Evangel Island Journey 4 -
By Timothy Smith (restored/revised 2020)
The Evangel at Akhiok and Alitak (Lazy Bay Cannery)
Akhiok in vivid Kodachrome colors in the August sun in this late 1950’s slide. The Evangel is at anchor on the right.
A Visit to Akhiok Village
The village of Akhiok is one of our regular stops as the Evangel travels around the south end of Kodiak Island. I usually don't expect to meet many kids there early in the summer. But we stop at Akhiok even though most of the population is off at Lazy Bay working in the cannery. There are people we know and regularly visit in even the smallest bear camps. For example, two of my parents’ best island friends are the couple that are caretakers for the cannery at Zachar Bay. It doesn't seem to matter much that most of the villagers are elsewhere, because the ones who remain are largely elderly, and lonely. Mom and Dad do a visitation ministry there, and save the formal services for the large population of cannery workers and children at Lazy Bay. But when we visit Akhiok in August after the fishing season, the village will be teeming with life, and we will do a full ‘shore ministry’ – meaning a Vacation Bible School and evening services – at that time. (Continued below…)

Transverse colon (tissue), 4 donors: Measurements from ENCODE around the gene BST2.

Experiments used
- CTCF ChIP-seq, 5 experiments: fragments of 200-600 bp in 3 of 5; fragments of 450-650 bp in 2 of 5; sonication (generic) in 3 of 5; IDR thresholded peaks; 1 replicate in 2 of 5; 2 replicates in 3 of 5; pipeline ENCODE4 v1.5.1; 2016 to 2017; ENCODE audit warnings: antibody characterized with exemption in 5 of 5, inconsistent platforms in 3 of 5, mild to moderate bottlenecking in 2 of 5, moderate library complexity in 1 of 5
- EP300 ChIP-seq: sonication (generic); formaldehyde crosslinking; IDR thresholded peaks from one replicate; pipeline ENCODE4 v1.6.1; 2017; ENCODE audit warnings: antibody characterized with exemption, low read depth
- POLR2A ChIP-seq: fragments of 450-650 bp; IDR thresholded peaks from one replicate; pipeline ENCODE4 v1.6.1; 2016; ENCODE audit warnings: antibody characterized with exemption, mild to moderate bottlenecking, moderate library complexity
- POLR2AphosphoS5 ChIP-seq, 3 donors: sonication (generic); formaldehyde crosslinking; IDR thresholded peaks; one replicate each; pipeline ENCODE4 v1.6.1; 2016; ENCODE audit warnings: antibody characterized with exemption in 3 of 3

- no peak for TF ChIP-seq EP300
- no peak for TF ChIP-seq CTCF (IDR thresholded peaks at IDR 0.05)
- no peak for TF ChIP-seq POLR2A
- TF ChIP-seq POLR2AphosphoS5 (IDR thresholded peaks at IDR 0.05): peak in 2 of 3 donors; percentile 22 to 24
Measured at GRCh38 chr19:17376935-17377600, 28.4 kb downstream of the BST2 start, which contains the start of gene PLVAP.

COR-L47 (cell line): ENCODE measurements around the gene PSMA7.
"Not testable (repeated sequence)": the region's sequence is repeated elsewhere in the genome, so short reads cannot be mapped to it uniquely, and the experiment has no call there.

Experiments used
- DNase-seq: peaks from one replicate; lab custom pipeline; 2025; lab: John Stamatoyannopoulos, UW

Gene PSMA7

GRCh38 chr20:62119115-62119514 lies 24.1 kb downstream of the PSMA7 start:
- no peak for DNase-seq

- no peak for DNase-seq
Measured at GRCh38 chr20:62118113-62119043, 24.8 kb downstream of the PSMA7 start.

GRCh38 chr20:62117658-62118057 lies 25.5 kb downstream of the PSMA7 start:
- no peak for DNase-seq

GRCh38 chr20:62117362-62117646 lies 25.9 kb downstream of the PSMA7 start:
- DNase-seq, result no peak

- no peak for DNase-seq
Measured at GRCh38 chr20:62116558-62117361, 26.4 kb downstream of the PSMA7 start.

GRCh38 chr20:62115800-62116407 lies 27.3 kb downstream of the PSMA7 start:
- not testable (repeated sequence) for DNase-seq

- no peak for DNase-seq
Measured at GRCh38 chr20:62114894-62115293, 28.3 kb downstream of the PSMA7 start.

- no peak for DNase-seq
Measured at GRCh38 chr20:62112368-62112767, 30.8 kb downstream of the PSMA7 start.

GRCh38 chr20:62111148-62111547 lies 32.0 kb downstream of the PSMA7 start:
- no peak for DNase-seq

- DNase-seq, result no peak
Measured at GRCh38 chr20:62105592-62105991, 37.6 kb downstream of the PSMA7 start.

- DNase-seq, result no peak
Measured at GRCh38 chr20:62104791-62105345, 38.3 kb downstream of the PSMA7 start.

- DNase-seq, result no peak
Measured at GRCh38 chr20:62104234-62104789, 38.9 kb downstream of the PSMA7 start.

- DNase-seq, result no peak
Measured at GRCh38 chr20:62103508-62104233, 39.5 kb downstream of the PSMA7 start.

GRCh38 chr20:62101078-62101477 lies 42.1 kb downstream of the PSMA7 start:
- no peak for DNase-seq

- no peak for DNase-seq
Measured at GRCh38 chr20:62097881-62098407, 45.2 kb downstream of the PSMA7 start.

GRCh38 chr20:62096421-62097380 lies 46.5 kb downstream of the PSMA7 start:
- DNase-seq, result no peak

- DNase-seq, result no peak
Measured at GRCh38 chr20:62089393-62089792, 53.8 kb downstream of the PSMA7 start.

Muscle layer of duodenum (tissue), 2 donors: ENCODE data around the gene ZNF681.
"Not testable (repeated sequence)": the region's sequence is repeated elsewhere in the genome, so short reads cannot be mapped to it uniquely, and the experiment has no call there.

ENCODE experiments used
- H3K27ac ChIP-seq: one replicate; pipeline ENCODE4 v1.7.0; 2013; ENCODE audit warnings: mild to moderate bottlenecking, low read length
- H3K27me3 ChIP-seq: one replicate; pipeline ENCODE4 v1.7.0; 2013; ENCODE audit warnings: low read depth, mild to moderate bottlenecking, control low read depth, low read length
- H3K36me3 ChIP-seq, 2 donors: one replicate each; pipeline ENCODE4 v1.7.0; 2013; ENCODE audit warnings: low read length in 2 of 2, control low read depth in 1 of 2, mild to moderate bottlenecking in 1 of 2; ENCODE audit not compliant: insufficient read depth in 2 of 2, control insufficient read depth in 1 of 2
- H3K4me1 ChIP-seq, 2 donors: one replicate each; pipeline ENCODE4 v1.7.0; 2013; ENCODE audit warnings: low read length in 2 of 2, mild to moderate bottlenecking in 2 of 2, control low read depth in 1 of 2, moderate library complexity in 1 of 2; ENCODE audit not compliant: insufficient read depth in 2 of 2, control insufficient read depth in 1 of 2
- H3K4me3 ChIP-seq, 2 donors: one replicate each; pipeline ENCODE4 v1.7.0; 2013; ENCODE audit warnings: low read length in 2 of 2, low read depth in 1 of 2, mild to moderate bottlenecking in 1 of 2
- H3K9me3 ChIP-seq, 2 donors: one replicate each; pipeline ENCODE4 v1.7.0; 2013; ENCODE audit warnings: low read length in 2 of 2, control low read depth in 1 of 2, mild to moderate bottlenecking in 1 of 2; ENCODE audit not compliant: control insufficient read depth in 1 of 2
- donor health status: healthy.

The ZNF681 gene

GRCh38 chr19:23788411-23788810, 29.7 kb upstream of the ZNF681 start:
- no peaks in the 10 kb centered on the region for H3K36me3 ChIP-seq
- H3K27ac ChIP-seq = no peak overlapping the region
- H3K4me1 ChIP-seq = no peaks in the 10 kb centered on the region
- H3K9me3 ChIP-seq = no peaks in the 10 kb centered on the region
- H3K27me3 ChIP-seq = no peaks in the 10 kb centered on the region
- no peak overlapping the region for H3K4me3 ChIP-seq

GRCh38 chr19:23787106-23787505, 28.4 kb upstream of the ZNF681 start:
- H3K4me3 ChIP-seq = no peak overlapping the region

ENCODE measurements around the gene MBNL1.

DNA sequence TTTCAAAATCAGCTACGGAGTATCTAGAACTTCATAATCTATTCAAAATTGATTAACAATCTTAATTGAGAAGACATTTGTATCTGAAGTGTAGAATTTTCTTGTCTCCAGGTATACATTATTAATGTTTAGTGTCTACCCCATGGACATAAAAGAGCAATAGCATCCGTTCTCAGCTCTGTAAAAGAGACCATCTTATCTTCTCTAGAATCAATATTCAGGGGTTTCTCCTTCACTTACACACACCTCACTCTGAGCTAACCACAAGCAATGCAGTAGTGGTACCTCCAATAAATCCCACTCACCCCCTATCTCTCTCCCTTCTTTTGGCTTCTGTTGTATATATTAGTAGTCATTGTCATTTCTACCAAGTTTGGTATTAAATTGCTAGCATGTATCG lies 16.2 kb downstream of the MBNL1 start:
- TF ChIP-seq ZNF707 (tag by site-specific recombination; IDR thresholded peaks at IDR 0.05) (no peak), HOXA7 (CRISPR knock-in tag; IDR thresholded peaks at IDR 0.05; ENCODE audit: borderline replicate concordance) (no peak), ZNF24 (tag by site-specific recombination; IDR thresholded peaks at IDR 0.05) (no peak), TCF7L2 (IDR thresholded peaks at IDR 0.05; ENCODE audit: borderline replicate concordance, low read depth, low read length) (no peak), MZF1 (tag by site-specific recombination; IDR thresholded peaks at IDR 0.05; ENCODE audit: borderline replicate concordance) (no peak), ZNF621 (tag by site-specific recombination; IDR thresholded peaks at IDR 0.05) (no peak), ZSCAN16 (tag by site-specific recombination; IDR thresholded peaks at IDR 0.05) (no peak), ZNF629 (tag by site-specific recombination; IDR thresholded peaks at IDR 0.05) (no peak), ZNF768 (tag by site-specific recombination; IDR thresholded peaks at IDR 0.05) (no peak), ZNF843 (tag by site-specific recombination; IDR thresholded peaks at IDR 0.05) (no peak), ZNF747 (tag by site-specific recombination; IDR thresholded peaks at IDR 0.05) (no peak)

A late summer scene at Akhiok: Lots of kids involved in a day camp we put on there, relaxing after an outdoor game. This photo is from a 16mm movie frame. Joyce Smith is the tallest one on the left, smiling at the camera.
NOTE: When I showed this photo as part of my presentation to the Kodiak Maritime Museum in 2010, one of the women present came up afterwards, told me that she’d seen the photo on Tanignak.com, and that I had the only photo she’s ever seen of her grandmother as a young woman! We were living in the early days without running water, indoor plumbing, or electricity (except by our own generator), but very few people had cameras. Dad’s photos recorded what no one else did, a bit of the daily lives of people in the villages of Kodiak Island in the 1950’s and early 1960’s.